In recent years I've told myself the following story:
I used to be anxious about my procrastination-based approach to writing my sermon each week. I felt I should do what my friends do-- many claim to have their sermons done by Thursday, which means they can potentially have Saturday free! Imagine! One friend (who has also been a mentor) used to write her sermon every morning in her office, Monday through Thursday, for an hour-and-a-half to two hours each day. Thursday she would go home, sermon ready for Sunday.
I used to fret about all this.
But then, I have told myself in recent years, I came to accept what is my sermon-writing-style. I think about the texts all week long. My thoughts marinate. I wait to be struck with my opening salvo-- which, in my experience, usually means, the sermon will simply flow, at that point-- and then I can begin. And if that happens on Saturday, well then, that's what will happen, and that's how I'll do it.
And look! My favorite international women's clergy creator of community even has a weekly hangout known as the 11th Hour Preacher's Party! So, no worries, right?
Except then there's a day like yesterday. I awoke tired from a long day before (doing wonderful things, to be sure). I also awoke with the remnants of back pain that had been nagging me for a couple of days. And I awoke... most decidedly... not in the Good Place...
[SIDEBAR: My kids have recently turned me on to "The Good Place," the NBC comedy starring Kristin Bell and Ted Danson about the afterlife, and lots of imagined complications thereof. It's smashing. I want to quote it all the time, because it's so, so funny and smart. Now, back to our irregularly scheduled blogpost.]
...by which I mean:
Not in a place where I felt ready to write.
In a place where I felt compelled to stew over the morning's news for a good many hours.
Not in a place where the "opening salvo" was at all obvious to me.
In a place where my mood was dark.
To be fair, I've been in worse "places" trying to write a sermon. Anyone out there ever try to write a sermon when they were in the middle of some kind of conflict, with friends, or family, or colleagues? UGH. Nothing worse. First of all, if I'm mad, I feel like a hopeless hypocrite... how dare I try to say something helpful about God or Jesus or the Holy Spirit or life, the universe, and everything if I'm in that state?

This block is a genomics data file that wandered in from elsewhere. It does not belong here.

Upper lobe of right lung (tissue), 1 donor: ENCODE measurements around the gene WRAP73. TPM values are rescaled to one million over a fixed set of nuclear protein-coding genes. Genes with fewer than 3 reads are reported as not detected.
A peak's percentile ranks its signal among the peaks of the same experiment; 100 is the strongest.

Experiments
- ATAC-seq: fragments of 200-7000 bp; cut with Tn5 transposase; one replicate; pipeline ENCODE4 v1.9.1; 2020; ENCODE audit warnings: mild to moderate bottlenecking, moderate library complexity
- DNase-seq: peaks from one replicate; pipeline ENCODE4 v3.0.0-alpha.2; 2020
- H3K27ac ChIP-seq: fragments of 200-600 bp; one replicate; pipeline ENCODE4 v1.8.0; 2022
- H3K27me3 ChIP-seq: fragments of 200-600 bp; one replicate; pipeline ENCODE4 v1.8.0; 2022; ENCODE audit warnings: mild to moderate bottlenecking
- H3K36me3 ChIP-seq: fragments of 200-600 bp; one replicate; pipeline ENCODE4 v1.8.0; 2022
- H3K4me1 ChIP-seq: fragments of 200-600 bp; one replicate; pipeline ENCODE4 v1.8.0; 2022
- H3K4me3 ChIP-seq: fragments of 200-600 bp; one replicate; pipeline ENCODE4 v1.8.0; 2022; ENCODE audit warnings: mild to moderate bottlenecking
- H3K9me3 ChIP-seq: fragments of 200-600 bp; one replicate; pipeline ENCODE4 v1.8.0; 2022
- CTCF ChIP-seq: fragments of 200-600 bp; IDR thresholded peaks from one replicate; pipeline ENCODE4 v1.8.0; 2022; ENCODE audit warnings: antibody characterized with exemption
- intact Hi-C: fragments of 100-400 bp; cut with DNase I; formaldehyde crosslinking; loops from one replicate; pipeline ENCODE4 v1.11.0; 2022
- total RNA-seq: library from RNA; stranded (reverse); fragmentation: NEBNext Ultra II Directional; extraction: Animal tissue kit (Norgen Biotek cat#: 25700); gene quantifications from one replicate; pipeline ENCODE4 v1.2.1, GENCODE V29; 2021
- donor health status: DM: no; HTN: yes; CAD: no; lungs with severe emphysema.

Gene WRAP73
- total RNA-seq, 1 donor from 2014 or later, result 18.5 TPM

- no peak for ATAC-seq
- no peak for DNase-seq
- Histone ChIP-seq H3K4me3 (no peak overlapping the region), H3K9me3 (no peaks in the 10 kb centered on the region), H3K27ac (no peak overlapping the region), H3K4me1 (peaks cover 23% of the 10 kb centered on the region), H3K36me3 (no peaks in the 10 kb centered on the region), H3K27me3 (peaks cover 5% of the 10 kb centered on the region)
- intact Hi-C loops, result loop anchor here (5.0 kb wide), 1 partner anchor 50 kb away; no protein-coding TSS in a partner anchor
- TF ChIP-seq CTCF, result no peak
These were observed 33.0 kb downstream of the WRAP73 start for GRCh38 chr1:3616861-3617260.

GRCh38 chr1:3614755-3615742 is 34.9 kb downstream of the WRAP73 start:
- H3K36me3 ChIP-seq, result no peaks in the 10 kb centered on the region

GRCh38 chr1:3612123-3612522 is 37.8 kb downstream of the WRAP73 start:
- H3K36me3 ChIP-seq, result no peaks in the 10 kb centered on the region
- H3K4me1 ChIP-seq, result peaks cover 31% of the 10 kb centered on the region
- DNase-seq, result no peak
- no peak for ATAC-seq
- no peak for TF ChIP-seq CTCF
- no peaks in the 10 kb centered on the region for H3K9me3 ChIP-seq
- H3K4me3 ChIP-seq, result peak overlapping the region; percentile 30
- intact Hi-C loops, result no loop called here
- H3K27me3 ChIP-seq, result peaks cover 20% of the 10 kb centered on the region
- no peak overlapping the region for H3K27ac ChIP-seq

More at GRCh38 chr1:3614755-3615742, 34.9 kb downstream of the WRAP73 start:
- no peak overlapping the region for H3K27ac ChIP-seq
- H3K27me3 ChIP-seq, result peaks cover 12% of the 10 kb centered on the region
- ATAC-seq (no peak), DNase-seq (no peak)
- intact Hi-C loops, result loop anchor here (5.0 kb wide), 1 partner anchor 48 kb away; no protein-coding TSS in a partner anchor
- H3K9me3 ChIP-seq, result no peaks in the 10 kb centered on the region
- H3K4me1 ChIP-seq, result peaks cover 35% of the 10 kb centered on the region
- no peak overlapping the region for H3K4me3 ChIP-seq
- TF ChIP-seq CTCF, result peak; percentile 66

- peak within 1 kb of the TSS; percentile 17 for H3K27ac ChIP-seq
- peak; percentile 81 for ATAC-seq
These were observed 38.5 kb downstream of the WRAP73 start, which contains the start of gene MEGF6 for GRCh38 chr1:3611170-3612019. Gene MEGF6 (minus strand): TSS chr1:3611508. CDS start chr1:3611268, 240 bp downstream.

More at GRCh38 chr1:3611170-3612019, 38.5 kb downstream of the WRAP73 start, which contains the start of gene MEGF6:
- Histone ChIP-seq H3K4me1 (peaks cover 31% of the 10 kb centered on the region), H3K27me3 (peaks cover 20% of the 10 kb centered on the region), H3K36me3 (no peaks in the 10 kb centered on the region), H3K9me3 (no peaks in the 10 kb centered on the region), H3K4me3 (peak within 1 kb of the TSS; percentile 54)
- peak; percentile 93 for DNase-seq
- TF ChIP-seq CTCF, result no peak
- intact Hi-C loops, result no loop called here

But yesterday was the pits. I didn't feel well physically, I didn't feel on or available mentally and/ or spiritually, and I didn't feel the flow. At. All.
But I did what you do. Sometimes we are asked to just plant one foot in front of the other, either physically or metaphorically speaking. As Anne Lamott keeps reminding us in these anxious days, Left, Right, Left, Breathe.
So, I did that. I started with something that seemed like it might work.
Ultimately, it did. But I was writing until about 10:00 Saturday night, and then I had to get up at 6:15 to finish it. (I know, boo hoo.)
Interestingly, at 6:30, when I opened up my laptop, I saw something. A word. One word that ended up being the lynchpin for the whole thing.
I think my sermon might have been better if I had started earlier in the week.
But I also think that, that thing we clergy say encouragingly to one another, might actually be true: The Holy Spirit has our back.
Another thing is also true; If what you've got is a dog, walk it. Walk it proud.
Someone said to me that they thought it was good that I fretted over my sermon each week, that I wasn't casual or careless about it. I am amazed at the thought that anyone might not; certainly, no one I know treats this aspect of our job-- our call, we call it-- that way. I do fret. Here are the first words of my sermon from Sunday October 22:
Sometimes it amazes me that I dare to climb into a pulpit to offer a word on the gospel. It amazes me that anyone dares to do it! That’s because, if you spent any time reading the gospels, you pretty quickly have to come face to face with the fact that the religious professionals do not come off well. Not at all. Priests, scribes, elders, Pharisees, Sadducees… the whole long list of those who attempt to speak for God are portrayed as lacking. With one notable exception.
I think that paragraph is demonstrably true. But I also fret about the careless way it seems to dismiss as hacks all the representatives of a religion that is the mother of my own. I am aware that the gospels are, to an extent, polemics. They are written from a defensive posture in the midst of a hostile environment. But I am also aware-- and I know I don't emphasize this enough-- that this is a family fight, a brother against brother situation. And the last thing we need in this environment in which white supremacy is rearing its hideous head is fuel for any fire directed at anti-Judaism.
I fret about my sermon. I struggle with how to say what I want to say in a way that doesn't play into old, harmful tropes about Jews (or any outsiders, for that matter). I also struggle, some weeks, with what to say.
Writing a sermon is a trust fall. You know that exercise when one person closes their eyes, and falls backwards into the arms of six or so people? Writing a sermon can feel like closing your eyes and falling backwards into... hopefully, God, the Spirit, But, sometimes, my own hobby horses, my own prejudices, my own certainty.
Every week, I trust, and I fall.